Both of these events threw up a number of consistent thoughts,irritants and/or rant fuel (I think I'm going to patent the phrase rant fuel)
So I've decided to combine them into a Summer Hack (see what I did there) series and post them over the coming weeks.
Todays topic - Board Obstruction
Disclaimer - The board I work under are awesome, hugely engaged and supportive, willing to listen but also willing to challenge.
ZZZ zzzz ZZZZ zzzz SNORE
Yeah Yeah Yeah we all hate boards, boards suck and they're only useful as content for humorous blog posts or for the more ambitious books on how to manage your board.
Boards are one of the most important constituents in our sector. They are the ones held responsible by the public (and the law) for ensuring that donor money is used properly and adequately reported. It's their job to make sure that our organisation does the work it's supposed to do and has adequate funds to continue doing its work.
So why do we as professionals in the sector spend so much time complaining about how our board sucks, how they don't understand fundraising, how they block every attempt to deliver awesome campaigns? Are they bad people just determined to undermine staff while they groom their ego?
No I think it's because we're not good enough at our jobs.
We pride ourselves on our ability to tell stories. We pat ourselves on the back for our amazing donor love. We exalt at how clever we are to identify a new donor segment to approach
Our board are our primary volunteers
They actual donate their time - which is in many cases extremely valuable. They donate their expertise in governance, finance, legal issues etc and they donate their reputation as directors of a charity.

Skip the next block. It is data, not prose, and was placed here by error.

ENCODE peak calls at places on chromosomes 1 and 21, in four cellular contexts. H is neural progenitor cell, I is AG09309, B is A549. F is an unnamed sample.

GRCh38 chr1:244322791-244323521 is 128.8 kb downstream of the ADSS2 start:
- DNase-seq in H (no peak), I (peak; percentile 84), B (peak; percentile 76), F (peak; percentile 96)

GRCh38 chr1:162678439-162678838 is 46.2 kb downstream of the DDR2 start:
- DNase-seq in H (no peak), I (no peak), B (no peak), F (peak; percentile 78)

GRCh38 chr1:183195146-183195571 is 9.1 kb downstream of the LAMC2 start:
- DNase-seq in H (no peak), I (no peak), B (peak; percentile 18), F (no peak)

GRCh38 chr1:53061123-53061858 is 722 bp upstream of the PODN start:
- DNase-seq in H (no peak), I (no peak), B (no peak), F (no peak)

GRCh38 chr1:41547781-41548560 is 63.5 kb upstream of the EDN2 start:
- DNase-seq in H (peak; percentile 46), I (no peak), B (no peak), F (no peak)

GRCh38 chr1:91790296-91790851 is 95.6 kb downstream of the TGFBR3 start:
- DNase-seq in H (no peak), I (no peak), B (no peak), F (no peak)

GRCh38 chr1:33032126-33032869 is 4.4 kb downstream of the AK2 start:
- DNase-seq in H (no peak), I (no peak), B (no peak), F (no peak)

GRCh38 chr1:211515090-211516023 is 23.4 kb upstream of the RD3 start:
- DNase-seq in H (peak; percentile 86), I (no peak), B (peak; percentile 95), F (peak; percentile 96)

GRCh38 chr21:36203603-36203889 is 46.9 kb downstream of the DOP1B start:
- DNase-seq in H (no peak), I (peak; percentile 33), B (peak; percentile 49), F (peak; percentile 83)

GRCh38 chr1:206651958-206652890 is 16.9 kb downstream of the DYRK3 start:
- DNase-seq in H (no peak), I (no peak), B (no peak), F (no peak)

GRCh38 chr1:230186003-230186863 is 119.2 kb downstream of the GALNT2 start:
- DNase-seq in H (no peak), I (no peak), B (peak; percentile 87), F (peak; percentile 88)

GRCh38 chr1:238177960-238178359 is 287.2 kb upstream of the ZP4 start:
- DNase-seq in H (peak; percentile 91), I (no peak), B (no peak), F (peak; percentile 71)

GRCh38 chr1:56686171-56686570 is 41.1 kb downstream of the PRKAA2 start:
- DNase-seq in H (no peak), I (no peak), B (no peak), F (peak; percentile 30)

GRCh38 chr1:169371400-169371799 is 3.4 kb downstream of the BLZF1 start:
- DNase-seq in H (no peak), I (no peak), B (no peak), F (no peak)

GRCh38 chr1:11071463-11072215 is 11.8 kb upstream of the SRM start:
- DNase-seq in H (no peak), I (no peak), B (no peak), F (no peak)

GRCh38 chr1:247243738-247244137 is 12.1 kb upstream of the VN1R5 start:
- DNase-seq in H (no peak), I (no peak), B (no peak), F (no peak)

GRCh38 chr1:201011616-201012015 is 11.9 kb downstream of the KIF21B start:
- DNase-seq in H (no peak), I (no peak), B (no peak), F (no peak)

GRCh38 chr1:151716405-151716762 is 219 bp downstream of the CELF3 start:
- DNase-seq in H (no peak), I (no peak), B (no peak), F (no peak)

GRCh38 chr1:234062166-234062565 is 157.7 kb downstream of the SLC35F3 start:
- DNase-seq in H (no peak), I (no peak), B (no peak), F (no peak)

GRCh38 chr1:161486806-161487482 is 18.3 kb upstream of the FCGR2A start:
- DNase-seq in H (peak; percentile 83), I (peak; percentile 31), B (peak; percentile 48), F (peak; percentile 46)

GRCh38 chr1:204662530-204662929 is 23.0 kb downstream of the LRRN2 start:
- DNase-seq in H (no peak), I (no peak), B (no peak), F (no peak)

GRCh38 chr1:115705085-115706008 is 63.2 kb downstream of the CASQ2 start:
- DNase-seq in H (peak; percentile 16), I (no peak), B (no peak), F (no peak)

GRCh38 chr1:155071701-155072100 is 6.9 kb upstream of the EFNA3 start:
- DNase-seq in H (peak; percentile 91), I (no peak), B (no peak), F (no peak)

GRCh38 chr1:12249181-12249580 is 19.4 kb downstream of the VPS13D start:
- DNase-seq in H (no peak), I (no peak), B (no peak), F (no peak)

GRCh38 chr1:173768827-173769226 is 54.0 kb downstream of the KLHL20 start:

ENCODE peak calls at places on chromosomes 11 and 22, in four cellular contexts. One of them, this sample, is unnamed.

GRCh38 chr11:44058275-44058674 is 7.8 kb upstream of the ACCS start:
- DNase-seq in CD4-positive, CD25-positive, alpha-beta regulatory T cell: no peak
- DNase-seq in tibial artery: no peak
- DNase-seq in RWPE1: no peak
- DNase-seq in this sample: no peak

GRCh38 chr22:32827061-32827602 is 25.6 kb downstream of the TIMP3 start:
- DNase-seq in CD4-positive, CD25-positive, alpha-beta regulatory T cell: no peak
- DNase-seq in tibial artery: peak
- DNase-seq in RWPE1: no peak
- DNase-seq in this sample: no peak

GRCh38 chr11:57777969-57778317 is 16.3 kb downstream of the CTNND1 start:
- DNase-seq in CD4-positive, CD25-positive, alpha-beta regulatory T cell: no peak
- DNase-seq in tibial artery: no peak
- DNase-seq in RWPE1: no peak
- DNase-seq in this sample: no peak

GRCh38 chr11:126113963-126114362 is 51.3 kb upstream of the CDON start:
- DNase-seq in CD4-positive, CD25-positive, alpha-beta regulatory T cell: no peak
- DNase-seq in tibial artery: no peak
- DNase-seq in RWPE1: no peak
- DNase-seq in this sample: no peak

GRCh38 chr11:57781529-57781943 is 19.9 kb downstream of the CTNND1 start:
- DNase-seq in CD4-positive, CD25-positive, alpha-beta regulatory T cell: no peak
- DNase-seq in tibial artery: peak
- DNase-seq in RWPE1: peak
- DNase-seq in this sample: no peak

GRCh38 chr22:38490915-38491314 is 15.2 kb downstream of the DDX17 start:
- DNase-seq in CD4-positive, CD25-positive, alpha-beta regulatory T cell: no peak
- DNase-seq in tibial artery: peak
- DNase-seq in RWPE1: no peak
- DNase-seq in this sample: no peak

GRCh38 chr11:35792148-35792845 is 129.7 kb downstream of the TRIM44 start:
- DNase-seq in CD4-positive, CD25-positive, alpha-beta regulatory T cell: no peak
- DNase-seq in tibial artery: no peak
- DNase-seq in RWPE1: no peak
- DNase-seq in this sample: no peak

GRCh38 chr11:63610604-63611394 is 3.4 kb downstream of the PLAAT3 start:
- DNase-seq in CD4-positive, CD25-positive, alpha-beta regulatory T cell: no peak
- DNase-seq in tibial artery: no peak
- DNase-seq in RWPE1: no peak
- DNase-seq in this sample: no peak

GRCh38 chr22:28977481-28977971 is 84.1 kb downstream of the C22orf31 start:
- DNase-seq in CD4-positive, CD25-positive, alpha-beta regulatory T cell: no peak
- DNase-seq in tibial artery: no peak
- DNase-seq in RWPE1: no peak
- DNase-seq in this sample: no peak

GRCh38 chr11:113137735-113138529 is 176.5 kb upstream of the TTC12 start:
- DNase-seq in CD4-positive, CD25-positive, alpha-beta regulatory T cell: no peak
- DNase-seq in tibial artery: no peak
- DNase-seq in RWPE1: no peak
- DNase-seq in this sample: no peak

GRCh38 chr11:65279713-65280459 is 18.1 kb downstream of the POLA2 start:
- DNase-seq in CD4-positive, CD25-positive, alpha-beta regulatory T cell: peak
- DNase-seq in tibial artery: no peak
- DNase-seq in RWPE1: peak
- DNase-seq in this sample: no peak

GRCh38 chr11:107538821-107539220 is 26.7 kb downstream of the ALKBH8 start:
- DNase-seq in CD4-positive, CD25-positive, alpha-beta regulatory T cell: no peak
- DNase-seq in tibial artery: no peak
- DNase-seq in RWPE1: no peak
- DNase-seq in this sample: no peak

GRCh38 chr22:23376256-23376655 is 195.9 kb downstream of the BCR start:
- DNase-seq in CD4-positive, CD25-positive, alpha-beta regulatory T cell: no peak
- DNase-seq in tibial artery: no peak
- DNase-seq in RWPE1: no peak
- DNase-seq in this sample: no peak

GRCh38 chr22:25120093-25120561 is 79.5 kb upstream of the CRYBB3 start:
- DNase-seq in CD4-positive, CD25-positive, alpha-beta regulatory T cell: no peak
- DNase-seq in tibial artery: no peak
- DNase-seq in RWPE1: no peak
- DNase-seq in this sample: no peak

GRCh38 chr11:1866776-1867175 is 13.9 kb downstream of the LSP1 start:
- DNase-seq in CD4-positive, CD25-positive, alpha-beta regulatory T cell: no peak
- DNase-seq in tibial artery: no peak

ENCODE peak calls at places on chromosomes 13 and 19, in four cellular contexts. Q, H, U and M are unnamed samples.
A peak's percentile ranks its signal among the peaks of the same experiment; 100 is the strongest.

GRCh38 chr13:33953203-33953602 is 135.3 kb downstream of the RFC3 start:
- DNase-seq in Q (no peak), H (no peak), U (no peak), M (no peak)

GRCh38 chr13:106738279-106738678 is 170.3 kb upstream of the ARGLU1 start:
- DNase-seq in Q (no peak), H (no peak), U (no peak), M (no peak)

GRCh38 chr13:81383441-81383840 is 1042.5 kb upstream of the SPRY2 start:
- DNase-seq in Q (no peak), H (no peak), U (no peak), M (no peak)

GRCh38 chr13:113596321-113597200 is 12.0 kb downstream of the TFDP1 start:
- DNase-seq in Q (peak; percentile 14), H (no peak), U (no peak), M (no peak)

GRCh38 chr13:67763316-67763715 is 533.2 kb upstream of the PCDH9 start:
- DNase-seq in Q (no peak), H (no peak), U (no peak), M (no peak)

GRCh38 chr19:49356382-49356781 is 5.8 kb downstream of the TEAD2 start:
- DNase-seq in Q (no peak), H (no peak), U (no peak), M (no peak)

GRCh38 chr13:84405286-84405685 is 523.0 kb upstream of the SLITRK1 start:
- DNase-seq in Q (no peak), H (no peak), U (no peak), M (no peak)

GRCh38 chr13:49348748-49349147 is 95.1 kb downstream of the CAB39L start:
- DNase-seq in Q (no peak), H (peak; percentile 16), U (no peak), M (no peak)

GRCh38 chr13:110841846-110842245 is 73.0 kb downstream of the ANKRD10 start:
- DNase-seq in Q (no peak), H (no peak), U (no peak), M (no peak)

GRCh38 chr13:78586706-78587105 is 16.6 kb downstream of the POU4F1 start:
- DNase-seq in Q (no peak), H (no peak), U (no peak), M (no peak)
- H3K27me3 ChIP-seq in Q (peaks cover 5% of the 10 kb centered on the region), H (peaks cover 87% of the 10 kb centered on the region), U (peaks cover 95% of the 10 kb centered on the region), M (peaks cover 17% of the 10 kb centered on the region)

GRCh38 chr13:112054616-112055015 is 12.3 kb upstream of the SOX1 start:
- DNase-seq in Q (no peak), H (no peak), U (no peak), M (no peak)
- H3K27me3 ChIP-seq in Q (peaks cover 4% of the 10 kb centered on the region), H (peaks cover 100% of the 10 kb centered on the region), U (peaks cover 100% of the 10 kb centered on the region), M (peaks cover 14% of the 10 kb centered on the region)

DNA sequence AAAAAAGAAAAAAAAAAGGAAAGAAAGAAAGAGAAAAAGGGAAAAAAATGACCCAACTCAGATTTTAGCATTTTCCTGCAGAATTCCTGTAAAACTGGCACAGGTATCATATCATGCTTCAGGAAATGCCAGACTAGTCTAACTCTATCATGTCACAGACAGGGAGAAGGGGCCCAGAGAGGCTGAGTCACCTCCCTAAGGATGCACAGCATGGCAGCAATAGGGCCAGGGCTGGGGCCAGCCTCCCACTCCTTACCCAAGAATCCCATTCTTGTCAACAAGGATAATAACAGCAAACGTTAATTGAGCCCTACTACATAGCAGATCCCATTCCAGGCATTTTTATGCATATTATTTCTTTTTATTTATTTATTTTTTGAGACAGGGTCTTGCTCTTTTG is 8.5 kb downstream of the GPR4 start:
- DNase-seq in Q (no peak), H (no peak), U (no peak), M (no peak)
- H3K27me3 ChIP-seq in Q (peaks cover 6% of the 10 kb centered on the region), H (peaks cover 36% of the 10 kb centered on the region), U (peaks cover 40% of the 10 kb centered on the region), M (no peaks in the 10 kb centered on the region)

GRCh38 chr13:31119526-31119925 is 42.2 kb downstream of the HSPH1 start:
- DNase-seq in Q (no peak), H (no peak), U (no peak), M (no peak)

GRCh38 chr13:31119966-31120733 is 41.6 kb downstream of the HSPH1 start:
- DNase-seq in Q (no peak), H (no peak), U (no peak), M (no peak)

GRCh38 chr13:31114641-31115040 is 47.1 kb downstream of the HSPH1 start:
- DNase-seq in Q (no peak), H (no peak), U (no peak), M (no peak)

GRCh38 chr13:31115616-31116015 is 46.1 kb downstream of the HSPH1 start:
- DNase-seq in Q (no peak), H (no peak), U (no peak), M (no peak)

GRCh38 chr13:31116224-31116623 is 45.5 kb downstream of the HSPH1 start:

I think we owe them a bit of respect
and I don't mean pander and accept bad behavior from them
What I mean is that they deserve to be brought along on a journey just like any other donor or volunteer.
Connect them to the work - in language or method that resonates with them not with your programme team
Ask them to remember what drew them to the organisation in the first place.
Thank them for their contributions.
Explain why fundraising needs to develop in a particular way and give them professionally thought out pros, cons and scenarios. Give them data but also explain that they may or may not be the target market for a particular campaign.
Tell them the impact their decisions can make to your cause.
Include them in the decision process - like which agency you might use
and ask for their professional expertise (once you're confident enough to refute non expert opinion).
Will this work and will every board member suddenly think you're amazing?
But more probably you'll convince a couple at a time and you'll have to keep going back to them. Talking about the work, appealing to their passion and experience until they get what you're trying to do.
But it's not different than any donor or volunteer - People connect differently to different things.
- Bring in some plain cards and envelops for your board.
- Ask them to write down on their card the reason they care about the work or why they joined the board
- Don't ask them to read it
- Tell them to seal it and put it in their diary
- No every time they see the card they will remember why the volunteer as a board member and will be reconnected to your work
This is all just about saying don't blame your board for not supporting you. Look in the mirror and ask have you done enough to earn their support.